{
            this.name = value;
            return this;
        }

        public MyAppenderBuilder setLayout(Layout<String> value)
        {
            this.layout = value;
            return this;
        }

        public MyAppenderBuilder setFilter(Filter value)
        {
            this.filter = value;
            return this;
        }

        public MyAppenderBuilder setRepeats(int value)
        {
            this.repeats = value;
            return this;
        }

        @Override
        public MyAppender build()
        {
            return new MyAppender(name, filter, layout, repeats);
        }
    }

Let's start with the builder's implements clause, which uses a fully-qualified classname. This is required because org.apache.logging.log4j.core.appender.AbstractAppender has its own nested Builder class. And while the built-in class gives you boilerplate for the name, layout, and filter attributes, I found that getting the parameterization right was challenging. As a result, I adopted the practice of many of the built-in appenders and directly implemented core.util.Builder.

The appender's configuration properties are now instance variables of the builder class. The annotation names for these variables have changed: @PluginBuilderAttribute for simple strings, @PluginElement is for properties that are themselves plugins. For most appenders, layout and filter are the only injected plugins, but you will find others amongst the built-in appenders (for example, SocketAppender uses a plugin to provide SSL configuration).

You'll notice that the name attribute is marked with the @Required annotation. Log4J provides a very limited set of validation operations, and allows you to define your own. My preference is to handle validation in the build() method.

As a final note on the builder, I've followed the practice of built-in appenders by providing only setter methods, and having them return the builder object. There's no need for getters: builder objects only live for a short time, even with manual configuration. And there's nothing magic about the method name; you could follow the modern convention of withXXX() for chainable methods.

The last thing to note is that the appender's constructor has changed: since the builder has a default value for repeats, we don't need the ternary expression.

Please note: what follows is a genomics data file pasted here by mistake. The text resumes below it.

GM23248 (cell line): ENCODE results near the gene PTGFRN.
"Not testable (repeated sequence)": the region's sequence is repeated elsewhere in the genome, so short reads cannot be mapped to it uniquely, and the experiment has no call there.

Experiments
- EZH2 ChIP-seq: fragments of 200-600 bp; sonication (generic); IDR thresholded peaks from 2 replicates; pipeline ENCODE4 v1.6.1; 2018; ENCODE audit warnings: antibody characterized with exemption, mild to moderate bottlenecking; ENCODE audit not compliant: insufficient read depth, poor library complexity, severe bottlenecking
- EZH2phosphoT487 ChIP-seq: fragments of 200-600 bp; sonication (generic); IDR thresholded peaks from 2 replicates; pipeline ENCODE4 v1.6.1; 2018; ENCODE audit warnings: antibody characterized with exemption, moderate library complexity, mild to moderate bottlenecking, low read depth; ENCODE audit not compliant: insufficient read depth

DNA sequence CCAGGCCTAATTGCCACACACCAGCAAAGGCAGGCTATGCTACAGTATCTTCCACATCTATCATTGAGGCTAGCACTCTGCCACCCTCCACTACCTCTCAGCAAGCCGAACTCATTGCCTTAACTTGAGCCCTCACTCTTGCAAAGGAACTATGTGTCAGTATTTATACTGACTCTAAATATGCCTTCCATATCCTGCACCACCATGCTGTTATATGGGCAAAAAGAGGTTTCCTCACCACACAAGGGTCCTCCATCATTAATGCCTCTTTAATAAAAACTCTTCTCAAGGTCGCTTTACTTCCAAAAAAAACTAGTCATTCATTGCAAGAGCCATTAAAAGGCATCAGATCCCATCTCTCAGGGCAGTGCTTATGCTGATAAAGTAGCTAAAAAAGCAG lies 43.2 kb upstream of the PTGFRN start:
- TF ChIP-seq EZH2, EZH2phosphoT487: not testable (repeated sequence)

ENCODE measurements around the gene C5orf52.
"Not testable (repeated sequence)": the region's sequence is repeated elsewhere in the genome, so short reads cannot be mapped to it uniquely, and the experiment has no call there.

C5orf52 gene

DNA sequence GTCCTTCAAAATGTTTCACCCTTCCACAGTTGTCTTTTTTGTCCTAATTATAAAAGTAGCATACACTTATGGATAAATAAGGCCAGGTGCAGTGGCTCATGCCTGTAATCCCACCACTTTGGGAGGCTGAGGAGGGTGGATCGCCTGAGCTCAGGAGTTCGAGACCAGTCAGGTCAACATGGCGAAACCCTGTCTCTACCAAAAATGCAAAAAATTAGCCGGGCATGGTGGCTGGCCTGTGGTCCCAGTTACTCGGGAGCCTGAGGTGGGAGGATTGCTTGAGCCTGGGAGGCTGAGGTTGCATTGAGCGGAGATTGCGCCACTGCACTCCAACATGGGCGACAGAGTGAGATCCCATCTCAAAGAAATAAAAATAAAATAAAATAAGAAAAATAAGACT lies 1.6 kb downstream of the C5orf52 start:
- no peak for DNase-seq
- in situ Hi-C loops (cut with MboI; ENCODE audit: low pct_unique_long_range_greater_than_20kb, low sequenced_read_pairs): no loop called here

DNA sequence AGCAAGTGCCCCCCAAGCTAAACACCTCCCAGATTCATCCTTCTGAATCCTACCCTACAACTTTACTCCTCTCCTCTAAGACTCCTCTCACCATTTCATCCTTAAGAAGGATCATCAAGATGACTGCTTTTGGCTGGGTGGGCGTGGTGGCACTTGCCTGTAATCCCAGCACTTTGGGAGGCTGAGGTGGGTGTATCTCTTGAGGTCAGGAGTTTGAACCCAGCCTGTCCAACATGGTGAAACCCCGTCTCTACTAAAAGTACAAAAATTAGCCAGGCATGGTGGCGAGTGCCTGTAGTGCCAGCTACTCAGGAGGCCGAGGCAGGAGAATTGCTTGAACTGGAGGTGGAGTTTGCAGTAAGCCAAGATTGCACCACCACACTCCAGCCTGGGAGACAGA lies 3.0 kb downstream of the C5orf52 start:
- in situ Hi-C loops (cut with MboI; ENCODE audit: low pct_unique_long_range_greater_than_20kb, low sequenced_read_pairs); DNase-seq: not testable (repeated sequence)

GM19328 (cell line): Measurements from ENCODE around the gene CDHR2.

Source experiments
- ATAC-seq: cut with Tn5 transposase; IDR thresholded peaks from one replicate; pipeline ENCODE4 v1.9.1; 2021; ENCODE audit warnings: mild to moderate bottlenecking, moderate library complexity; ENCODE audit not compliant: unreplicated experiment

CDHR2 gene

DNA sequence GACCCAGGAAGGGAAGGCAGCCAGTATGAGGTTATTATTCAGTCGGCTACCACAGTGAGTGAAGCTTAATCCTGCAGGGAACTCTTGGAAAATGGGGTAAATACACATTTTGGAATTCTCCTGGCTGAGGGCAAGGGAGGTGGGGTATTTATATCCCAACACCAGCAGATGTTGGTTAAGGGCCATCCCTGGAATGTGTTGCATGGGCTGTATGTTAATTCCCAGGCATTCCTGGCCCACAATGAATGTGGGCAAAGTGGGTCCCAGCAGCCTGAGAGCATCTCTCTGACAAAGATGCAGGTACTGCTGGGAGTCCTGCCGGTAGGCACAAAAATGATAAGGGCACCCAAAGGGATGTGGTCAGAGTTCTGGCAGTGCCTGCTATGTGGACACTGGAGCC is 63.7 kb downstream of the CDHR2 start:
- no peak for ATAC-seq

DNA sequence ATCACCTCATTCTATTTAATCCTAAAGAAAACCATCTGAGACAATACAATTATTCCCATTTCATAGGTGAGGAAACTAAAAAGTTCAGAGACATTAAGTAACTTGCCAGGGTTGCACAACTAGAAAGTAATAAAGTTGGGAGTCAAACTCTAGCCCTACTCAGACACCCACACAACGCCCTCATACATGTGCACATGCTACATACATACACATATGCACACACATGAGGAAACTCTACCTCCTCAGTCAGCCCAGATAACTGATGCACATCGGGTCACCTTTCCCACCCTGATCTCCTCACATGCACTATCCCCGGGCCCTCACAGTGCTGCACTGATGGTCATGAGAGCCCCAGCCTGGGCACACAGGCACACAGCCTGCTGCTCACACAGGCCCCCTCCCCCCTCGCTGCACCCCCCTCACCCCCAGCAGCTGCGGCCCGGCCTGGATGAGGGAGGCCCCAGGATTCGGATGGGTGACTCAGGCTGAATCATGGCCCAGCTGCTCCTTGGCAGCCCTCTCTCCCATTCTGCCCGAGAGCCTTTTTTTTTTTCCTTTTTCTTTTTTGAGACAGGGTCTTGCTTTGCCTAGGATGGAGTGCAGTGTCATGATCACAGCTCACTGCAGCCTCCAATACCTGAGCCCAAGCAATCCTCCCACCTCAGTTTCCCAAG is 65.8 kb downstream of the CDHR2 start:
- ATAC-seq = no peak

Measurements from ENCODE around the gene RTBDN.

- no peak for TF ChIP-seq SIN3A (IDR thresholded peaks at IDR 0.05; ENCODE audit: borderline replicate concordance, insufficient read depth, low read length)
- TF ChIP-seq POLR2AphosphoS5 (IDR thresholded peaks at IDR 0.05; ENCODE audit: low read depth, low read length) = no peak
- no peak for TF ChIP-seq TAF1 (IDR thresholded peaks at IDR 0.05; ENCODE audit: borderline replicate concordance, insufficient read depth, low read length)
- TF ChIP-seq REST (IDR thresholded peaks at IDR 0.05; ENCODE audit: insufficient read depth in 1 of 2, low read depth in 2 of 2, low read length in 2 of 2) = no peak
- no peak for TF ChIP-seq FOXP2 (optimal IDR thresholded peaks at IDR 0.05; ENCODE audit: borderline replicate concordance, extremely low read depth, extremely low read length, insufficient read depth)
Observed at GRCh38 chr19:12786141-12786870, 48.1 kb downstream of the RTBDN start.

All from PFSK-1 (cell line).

private MyAppender(String name, Filter filter, Layout<String> layout, int repeats)
{
    super(name, filter, layout);
    this.repeats = repeats;
}

Introducing a Configuration Interface

In my view, one of the drawbacks of the Log4J2 builder approach — at least as implemented in the built-in appenders — is that you have to define all of the configuration variables in the builder, and then again in the appender. Plus you have the boilerplate of passing those variables to the constructor and assigning them there. That's maybe not a problem with a simple appender like the one I'm showing, but real-world appenders might have a dozen or more configuration parameters.

My approach to this is to add getters to the builder object, and create an interface that defines them. The builder implements this interface, and passes itself to the appender's constructor.

So, first step is to define an interface with all of the getters. Since this is a private interface, I don't feel a strong need to document the interface or its methods.

private interface MyAppenderConfig
{
    String getName();
    Layout<String> getLayout();
    Filter getFilter();
    int getRepeats();
}

Next, the builder object has to implement this interface, and define the actual getters. I've cut down the actual code for the sake of space.

public static class MyAppenderBuilder
implements org.apache.logging.log4j.core.util.Builder<MyAppender>, MyAppenderConfig
{
    @PluginBuilderAttribute("name")
    @Required(message = "MyAppender: no name provided")
    private String name;

    @Override
    public String getName()
    {
        return this.name;
    }

    public MyAppenderBuilder setName(String value)
    {
        this.name = value;
        return this;
    }

    // other variables, setters, getters

    @Override
    public MyAppender build()
    {
        return new MyAppender(this);
    }
}

And lastly, the changes to the appender proper:

private MyAppenderConfig config;


@SuppressWarnings("deprecation")
private MyAppender(MyAppenderConfig config)
{
    super(config.getName(), config.getFilter(), config.getLayout());
    this.config = config;
}


@Override
public void append(LogEvent event)
{
    for (int ii = 0 ; ii < config.getRepeats() ; ii++)
    {
        System.out.println(getLayout().toSerializable(event));
    }
}

Appender Life-Cycle

The simple appender in this article is ready to use as soon as it's constructed, because it writes all output to standard out. However, a more complex appender might need some initialization: for example, opening a network connection to a log aggregator. And every appender should be able to support layouts that have a header and footer — for example, HtmlLayout, which emits the boilerplate structure of an HTML page as header and footer for the table rows that are emitted by append().